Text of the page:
Luann and Steve Therrien and their two toddlers are the human face of what STT despises most about the wind industry and its apologists.
A young family, driven from their homes by incessant turbine generated infrasound and low-frequency noise; rendered refugees dependant on the charity of others; and, worst of all, ridiculed and vilified for having the temerity to identify the cause of their suffering as the 16 whirling wonders on the ridge above their home (for more on their suffering click here).
But, in this case their wholly unnecessary homelessness may have an upside: their home is to be used as a scientific lab in which the noise and vibration that caused them endless sleepless nights, headaches, ear pressure and the like can be pinned down with state-of-the-art acoustic kit and tied up to the sensations and symptoms described by thousands of unfortunates just like the Therriens and their brood.
Abandoned home of wind turbine sufferers to become wind farm research center
Michael Bielawski and Bruce Parker
18 August 2016
SHEFFIELD, Vt. — A Vermont home abandoned due to noise from local wind turbines is being turned into a research center to study the negative impacts of industrial-scale wind power projects.
The Therrien family property in Sheffield has been the epicenter of a debate regarding the adverse effects of wind turbines. Now it will become a dedicated research hub to study the noise, vibrations and environmental impacts of 16 418-foot-tall nearby turbines known as Vermont Wind.
“We are going to solicit universities and research institutes to conduct studies, and we are going to make the property available to them,” said Mark Whitworth, board president of Energize Vermont, an environmental group that advocates for small-scale renewable applications.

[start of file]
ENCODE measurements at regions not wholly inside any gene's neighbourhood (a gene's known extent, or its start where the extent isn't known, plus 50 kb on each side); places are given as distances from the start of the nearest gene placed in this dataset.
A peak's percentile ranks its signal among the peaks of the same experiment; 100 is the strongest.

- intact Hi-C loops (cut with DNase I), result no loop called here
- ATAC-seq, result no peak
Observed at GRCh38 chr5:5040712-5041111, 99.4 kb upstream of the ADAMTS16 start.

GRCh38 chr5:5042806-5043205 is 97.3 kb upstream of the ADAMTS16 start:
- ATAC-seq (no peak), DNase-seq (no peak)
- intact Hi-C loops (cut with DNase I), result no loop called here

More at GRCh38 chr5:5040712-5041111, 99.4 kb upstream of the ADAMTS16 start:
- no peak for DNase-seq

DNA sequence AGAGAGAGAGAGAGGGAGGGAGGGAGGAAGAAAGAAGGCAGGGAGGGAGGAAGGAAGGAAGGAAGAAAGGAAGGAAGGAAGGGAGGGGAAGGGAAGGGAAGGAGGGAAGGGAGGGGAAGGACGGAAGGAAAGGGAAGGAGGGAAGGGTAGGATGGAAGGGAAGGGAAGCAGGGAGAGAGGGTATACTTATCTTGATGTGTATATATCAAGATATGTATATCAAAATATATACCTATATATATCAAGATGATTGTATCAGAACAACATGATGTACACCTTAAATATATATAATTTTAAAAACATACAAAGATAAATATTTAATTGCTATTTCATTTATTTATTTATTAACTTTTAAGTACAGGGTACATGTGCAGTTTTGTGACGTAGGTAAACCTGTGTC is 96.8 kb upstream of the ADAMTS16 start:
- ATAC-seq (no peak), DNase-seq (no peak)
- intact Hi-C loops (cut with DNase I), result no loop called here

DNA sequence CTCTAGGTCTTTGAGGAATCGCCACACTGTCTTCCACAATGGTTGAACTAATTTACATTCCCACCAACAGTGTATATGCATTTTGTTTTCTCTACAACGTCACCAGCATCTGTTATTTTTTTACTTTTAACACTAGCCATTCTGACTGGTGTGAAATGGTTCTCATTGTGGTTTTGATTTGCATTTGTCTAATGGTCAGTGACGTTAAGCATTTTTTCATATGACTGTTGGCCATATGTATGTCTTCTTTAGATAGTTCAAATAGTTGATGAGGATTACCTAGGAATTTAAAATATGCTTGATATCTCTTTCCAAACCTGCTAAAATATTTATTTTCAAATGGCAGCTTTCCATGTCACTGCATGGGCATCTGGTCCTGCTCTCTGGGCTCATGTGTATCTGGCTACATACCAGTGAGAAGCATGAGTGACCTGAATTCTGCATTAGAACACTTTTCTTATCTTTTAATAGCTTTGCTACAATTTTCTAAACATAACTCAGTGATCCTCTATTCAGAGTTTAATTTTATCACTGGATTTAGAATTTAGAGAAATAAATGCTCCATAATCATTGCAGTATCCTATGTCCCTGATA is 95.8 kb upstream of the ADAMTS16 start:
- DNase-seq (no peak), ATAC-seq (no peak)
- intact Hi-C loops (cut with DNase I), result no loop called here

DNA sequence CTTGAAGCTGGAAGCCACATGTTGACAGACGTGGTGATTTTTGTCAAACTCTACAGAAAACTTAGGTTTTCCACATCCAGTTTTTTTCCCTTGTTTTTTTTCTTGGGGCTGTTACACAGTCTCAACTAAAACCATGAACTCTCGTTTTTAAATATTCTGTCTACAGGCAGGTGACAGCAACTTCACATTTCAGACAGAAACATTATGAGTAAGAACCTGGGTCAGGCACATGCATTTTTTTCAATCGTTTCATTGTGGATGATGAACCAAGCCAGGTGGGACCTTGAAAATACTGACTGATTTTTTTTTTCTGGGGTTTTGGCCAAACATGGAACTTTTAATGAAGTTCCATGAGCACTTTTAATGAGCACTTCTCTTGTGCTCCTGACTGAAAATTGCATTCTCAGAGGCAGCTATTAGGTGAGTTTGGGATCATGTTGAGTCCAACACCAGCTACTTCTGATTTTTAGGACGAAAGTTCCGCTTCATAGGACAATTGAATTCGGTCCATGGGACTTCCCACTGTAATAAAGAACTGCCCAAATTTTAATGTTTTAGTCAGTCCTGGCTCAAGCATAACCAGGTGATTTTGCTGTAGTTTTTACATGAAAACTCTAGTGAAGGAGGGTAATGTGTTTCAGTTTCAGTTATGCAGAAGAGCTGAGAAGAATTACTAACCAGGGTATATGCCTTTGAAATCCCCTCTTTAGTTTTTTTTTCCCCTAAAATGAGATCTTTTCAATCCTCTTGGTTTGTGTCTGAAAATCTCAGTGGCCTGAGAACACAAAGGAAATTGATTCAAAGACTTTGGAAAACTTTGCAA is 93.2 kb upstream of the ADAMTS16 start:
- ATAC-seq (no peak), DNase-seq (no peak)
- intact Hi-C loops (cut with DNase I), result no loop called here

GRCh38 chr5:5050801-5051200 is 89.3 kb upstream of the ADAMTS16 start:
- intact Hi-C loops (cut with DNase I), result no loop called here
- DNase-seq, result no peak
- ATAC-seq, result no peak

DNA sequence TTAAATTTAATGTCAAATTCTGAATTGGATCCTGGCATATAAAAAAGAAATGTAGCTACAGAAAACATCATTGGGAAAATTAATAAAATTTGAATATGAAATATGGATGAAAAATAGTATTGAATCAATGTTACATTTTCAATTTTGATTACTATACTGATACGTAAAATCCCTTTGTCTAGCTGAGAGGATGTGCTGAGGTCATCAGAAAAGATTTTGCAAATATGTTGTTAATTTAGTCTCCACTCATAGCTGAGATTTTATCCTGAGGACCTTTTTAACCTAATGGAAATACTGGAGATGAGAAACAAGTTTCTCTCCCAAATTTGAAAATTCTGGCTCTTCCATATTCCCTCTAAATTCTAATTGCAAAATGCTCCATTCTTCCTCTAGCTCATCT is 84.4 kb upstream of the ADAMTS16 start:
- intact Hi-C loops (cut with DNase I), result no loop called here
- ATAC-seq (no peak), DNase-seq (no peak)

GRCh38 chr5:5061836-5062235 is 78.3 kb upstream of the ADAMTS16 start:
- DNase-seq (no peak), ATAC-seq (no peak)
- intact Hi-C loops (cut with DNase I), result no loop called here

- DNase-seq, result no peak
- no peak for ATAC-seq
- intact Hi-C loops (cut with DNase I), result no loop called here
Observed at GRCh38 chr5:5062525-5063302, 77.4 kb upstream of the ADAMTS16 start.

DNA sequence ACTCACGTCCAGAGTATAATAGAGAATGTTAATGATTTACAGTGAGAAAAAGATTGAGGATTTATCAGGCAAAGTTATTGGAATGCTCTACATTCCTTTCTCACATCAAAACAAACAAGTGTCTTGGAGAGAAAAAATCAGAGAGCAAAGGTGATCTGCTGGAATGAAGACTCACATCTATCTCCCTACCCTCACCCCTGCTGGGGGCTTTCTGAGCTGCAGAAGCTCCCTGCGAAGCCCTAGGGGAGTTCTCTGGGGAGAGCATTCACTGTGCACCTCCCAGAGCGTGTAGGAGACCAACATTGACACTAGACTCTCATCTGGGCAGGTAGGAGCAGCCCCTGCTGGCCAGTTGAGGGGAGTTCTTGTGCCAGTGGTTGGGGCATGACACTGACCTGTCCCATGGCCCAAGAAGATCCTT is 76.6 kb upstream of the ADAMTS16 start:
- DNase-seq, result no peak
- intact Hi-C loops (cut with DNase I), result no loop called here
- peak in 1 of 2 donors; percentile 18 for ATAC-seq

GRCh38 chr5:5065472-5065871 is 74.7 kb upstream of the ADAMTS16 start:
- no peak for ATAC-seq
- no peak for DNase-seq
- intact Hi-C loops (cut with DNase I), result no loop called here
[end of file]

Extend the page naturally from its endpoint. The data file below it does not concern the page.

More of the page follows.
The Therriens abandoned their home in 2014 after living there for two decades because they said the sound and vibrations from the power plant were causing sleepless nights and health problems. When the property recently went up for tax sale, Energize Vermont seized the opportunity to pay off the family’s back taxes and made an agreement to use the property for research purposes.
Steve Therrien, the former owner of the home, said he believes the center will provide a valuable service to all Vermonters.
“We certainly can’t get the wind companies to do the right thing for the towns. It’s a push in the right direction, with all of the other (wind turbine) projects that they are trying to put in,” Therrien told Watchdog.
“I hate to say it, but any kind of studies or testing (by the state) has been gamed. This will hopefully level the playing field.”
Whitworth agreed that something needed to be done.
“The Therrien family abandoned their home, and we want to start to figure out why,” he said. “What are the conditions that those turbines created that could cause a family to take the extreme step of abandoning their home and property?”
Energize Vermont has named the facility the Vermont Center for Turbine Impact Studies. In addition to conducting research on the turbines’ impacts on residents, wildlife and the environment, the center’s research teams will also assess the performance of state regulators in their efforts to monitor and enforce wind turbine standards.
“The State of Vermont and the Public Service Board does not seem to be interested in doing real monitoring and real measurements,” Whitworth said. “They certainly aren’t interested in enforcing the conditions that they themselves established for these wind operations.”
Another of Vermont’s Big Wind critics, Annette Smith, director of Vermonters for a Clean Environment, said she is pleased with the new research initiative.